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John Laurens by Charles Willson Peale, 1780. National Portrait Gallery, Smithsonian Institution.
John Laurens by Charles Willson Peale, 1780. National Portrait Gallery, Smithsonian Institution.

John (Jack) Laurens served as an aide-de-camp to George Washington during the American Revolution, becoming a devoted member of Washington's "military family." During the war, Laurens devised a plan to recruit enslaved people from the southern states into regiments for the Continental Army and emancipate them in return for their military service.

Born in 1754 to Eleanor Ball and Henry Laurens in Charleston, South Carolina, John Laurens entered into a highly privileged life as a child. Henry Laurens, who had made his fortune in the slave trade, was active in politics during the American Revolution; he served as both a member and President of the Continental Congress. After Eleanor’s death, Henry took John and his three brothers to Switzerland to continue their education. Two years later John moved to England to further his legal studies.

A reluctant student of the law, John Laurens was more interested in the growing political tensions between the American colonies and England. Laurens left England by 1777 and headed for America via France. He joined the Continental Army later that year and saw combat at the Battle of Brandywine. Laurens was selected to serve as an aide to Washington due to his fluency in French. During the years that followed, Laurens developed close relationships with the other members of Washington's military inner circle, including Alexander Hamilton and the Marquis de Lafayette. Laurens was an idealist who believed that the republican principles the Americans were fighting for were hypocritical if they continued to utilize slave labor. Strongly influenced by the growing abolitionist literature that circulated in England while he was studying, Laurens encouraged those around him, including Washington, to consider freeing their enslaved workers. The responses that Laurens received were mixed. Some, such as the Marquis de Lafayette, eventually came to the same conclusion. Others, such as Washington, remained hesitant, fearing the economic and social upheaval such a measure would cause.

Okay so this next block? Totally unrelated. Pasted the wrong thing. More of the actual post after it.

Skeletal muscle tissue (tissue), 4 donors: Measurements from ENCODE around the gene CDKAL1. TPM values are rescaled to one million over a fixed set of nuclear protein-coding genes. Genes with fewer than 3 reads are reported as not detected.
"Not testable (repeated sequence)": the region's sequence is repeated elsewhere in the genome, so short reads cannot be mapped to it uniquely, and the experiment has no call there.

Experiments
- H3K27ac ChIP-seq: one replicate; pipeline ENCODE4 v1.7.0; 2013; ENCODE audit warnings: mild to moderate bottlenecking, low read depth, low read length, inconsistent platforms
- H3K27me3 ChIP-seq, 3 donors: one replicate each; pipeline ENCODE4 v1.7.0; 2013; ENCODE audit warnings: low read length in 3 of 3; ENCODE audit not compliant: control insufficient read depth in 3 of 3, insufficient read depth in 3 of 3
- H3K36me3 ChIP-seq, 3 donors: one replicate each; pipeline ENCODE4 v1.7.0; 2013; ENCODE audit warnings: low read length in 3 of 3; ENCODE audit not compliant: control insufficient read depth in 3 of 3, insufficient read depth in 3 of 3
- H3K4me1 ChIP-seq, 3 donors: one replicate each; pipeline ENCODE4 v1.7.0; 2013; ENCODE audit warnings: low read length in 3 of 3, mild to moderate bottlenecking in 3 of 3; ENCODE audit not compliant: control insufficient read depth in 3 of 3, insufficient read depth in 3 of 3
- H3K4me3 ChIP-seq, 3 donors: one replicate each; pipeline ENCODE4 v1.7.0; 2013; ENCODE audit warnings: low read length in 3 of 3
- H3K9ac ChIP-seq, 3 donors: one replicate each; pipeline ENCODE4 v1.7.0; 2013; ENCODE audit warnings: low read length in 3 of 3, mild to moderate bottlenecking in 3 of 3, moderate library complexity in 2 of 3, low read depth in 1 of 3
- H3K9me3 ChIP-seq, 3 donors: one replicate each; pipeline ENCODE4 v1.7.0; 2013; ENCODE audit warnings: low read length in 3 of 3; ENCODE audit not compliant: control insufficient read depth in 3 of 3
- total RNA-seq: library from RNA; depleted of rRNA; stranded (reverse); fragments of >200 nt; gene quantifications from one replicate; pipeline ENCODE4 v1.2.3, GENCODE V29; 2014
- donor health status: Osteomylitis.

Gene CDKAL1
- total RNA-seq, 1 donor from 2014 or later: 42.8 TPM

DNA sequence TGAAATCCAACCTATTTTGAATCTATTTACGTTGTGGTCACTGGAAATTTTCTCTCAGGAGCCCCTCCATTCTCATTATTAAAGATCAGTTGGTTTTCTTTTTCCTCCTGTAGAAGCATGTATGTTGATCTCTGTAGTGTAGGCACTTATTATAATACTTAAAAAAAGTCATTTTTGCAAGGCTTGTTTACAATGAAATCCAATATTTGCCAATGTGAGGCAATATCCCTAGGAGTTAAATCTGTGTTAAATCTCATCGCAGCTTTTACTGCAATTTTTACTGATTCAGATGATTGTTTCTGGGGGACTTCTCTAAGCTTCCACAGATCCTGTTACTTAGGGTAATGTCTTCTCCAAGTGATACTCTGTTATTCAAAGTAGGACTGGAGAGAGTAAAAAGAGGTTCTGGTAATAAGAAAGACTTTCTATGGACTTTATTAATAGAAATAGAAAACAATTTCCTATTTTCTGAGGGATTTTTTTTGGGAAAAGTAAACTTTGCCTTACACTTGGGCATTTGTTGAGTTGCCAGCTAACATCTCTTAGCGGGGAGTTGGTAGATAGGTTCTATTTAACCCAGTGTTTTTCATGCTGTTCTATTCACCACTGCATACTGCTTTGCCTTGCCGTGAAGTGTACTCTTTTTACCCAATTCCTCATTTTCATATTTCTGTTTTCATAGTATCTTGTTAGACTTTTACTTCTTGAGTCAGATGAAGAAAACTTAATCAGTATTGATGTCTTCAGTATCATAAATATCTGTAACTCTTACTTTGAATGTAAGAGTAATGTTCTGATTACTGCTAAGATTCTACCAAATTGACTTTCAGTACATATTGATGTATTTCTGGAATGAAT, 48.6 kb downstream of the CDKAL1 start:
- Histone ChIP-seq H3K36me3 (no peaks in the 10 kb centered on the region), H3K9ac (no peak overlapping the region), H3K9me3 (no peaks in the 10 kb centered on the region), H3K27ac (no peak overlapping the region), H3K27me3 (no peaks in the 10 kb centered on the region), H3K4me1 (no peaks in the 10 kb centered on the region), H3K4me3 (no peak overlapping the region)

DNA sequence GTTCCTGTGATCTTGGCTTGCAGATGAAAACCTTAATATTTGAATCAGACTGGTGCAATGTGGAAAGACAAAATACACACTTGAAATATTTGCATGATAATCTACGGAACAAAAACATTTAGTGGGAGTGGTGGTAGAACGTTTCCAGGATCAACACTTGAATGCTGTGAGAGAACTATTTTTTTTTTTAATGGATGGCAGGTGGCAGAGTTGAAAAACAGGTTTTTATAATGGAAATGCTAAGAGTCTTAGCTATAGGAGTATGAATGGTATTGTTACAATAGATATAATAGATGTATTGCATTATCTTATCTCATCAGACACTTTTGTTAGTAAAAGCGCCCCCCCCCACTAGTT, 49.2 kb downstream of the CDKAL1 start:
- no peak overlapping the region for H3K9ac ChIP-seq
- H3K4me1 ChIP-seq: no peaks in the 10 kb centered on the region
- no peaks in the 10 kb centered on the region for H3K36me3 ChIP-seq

By 1778 Laurens had taken his argument in favor of emancipation a step farther. He proposed that a regiment of enslaved people be recruited from the South, and that upon completion of military service they would be granted their freedom. The Continental Congress did consider the proposal, believing that the British were already implementing a similar plan. The first time this plan was considered, it was rejected. However, when it came under discussion again in 1779 as the British assault moved south, it was accepted with the proviso that the southern state assemblies of South Carolina and Georgia had to agree. Laurens remained undaunted and received leave to assist with the defense of South Carolina, seeking to raise such a regiment. Ultimately, however, the states rejected Laurens’ plan, and the regiment failed to form.

Laurens spent the next three years working to improve Continental's defenses, acting as a special emissary to France in 1781 and once again returning to the army in 1782. Throughout his military career Laurens' contemporaries viewed him as reckless in battle. John Laurens was injured in every battle he fought, eventually receiving a fatal wound at Chehaw Neck, South Carolina in 1782.


Siobhan Fitzpatrick
Curator of Collections & Exhibits
Museum of Early Trades & Crafts



Clary, David A. Adopted Son: Washington, Lafayette, and the Friendship That Saved the Revolution. New York: Bantam Books, 2007.

Massey, Gregory D. John Laurens and the American Revolution. Columbia: University of South Carolina Press, 2000.

Rakove, Jack. Revolutionaries: A New History of the Invention of America. New York: Houghton Mifflin Harcourt, 2010.